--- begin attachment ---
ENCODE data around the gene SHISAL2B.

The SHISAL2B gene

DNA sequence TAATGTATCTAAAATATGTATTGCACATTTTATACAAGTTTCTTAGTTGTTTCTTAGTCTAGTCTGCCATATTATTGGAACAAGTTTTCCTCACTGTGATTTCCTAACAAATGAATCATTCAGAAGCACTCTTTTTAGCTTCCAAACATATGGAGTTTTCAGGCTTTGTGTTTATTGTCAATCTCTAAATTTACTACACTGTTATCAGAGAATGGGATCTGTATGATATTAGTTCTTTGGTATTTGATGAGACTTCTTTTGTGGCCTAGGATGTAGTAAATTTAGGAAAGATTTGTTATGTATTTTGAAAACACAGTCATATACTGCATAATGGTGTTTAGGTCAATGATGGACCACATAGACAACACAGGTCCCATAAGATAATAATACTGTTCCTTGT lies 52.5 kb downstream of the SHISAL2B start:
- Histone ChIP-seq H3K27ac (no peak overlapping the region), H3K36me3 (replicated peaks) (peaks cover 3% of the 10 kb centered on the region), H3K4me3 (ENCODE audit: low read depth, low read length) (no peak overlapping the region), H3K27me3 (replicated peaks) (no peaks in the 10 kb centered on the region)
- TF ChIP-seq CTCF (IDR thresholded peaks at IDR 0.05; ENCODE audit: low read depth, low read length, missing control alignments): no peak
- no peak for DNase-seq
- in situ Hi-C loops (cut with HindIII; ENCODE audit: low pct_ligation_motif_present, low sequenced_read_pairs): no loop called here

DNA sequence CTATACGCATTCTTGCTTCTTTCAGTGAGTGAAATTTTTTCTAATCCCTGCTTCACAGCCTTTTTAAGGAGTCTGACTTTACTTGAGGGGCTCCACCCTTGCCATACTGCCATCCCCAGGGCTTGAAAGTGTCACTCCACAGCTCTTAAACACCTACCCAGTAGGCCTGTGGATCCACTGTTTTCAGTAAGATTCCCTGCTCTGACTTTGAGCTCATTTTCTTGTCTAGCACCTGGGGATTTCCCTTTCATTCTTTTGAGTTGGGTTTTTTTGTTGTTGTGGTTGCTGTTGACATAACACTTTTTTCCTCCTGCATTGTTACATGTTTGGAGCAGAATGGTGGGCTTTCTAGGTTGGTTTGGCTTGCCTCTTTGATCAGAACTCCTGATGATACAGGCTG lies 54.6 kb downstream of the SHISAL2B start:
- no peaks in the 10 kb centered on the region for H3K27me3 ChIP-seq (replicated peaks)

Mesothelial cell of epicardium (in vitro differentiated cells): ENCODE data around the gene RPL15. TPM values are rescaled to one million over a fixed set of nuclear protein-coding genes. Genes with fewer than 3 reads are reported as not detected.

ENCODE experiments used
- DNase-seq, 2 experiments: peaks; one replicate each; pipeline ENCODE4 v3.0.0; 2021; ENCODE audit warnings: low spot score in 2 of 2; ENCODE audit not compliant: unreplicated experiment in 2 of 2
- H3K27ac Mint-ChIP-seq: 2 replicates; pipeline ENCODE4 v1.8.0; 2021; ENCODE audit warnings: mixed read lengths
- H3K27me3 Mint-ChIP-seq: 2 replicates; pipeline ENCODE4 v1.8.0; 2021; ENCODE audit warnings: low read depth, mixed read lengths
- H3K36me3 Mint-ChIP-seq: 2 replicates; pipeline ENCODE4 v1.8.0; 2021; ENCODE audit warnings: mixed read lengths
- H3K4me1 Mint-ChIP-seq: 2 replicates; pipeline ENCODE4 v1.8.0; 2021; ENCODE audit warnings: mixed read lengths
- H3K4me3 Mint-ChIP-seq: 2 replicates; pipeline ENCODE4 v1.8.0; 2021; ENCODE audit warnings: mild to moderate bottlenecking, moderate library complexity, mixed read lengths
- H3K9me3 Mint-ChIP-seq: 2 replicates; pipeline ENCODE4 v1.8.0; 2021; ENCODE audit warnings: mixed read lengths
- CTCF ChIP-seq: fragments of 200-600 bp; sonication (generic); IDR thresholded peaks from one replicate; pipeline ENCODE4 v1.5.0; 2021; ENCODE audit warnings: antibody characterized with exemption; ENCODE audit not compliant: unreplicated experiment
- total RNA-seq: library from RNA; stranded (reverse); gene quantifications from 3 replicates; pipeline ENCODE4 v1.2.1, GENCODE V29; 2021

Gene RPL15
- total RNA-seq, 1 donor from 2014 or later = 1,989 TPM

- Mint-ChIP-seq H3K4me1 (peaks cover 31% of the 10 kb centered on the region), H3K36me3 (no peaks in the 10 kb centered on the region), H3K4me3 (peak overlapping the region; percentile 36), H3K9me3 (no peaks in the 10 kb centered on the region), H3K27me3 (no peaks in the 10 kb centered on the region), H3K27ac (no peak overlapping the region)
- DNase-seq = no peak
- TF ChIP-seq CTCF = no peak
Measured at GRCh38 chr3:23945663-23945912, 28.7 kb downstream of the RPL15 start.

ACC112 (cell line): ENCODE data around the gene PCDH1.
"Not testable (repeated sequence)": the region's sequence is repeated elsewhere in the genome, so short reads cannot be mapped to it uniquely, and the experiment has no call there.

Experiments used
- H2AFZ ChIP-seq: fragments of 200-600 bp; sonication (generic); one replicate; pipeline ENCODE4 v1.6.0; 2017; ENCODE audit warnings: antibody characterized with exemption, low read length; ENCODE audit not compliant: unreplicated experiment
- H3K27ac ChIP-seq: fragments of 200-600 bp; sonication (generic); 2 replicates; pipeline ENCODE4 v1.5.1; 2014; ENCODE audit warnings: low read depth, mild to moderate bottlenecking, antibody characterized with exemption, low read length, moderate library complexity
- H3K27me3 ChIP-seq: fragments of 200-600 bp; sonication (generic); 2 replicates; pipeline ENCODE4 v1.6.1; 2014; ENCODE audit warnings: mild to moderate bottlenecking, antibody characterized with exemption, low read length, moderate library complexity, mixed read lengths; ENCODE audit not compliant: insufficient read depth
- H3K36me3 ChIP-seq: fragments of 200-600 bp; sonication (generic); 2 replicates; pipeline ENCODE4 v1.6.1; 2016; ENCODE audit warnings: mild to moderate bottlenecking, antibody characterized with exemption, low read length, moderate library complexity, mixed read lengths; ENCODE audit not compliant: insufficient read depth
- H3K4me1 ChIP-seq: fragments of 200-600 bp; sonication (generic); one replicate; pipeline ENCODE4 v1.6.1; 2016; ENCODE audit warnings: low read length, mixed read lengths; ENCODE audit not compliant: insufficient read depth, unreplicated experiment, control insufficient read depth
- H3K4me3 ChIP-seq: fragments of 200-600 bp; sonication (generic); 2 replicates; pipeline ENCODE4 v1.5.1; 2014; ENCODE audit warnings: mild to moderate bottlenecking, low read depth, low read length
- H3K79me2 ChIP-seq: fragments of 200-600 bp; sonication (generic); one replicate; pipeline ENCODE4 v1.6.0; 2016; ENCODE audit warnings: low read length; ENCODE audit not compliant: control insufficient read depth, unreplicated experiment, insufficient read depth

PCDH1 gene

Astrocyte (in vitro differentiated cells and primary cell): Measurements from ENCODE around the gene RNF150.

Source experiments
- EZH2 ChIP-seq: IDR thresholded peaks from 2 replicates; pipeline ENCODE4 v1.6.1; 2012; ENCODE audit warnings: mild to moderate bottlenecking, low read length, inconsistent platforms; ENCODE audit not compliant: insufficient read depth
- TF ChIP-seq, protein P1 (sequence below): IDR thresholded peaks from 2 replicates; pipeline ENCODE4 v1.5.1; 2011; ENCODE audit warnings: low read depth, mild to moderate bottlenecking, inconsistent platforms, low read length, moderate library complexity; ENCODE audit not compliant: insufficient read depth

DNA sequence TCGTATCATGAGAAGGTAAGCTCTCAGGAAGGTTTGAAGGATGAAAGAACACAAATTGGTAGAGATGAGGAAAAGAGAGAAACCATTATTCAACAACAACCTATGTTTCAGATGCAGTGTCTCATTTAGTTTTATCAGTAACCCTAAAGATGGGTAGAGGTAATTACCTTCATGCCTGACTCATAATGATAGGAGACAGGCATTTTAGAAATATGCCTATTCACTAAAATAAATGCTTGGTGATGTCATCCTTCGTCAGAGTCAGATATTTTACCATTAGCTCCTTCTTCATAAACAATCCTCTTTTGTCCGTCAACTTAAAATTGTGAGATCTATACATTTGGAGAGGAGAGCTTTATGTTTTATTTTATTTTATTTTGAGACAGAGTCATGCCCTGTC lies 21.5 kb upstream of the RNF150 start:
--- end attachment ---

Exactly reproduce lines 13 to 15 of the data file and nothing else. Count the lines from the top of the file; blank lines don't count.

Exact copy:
- H3K27ac Mint-ChIP-seq: 2 replicates; pipeline ENCODE4 v1.8.0; 2021; ENCODE audit warnings: mixed read lengths
- H3K27me3 Mint-ChIP-seq: 2 replicates; pipeline ENCODE4 v1.8.0; 2021; ENCODE audit warnings: low read depth, mixed read lengths
- H3K36me3 Mint-ChIP-seq: 2 replicates; pipeline ENCODE4 v1.8.0; 2021; ENCODE audit warnings: mixed read lengths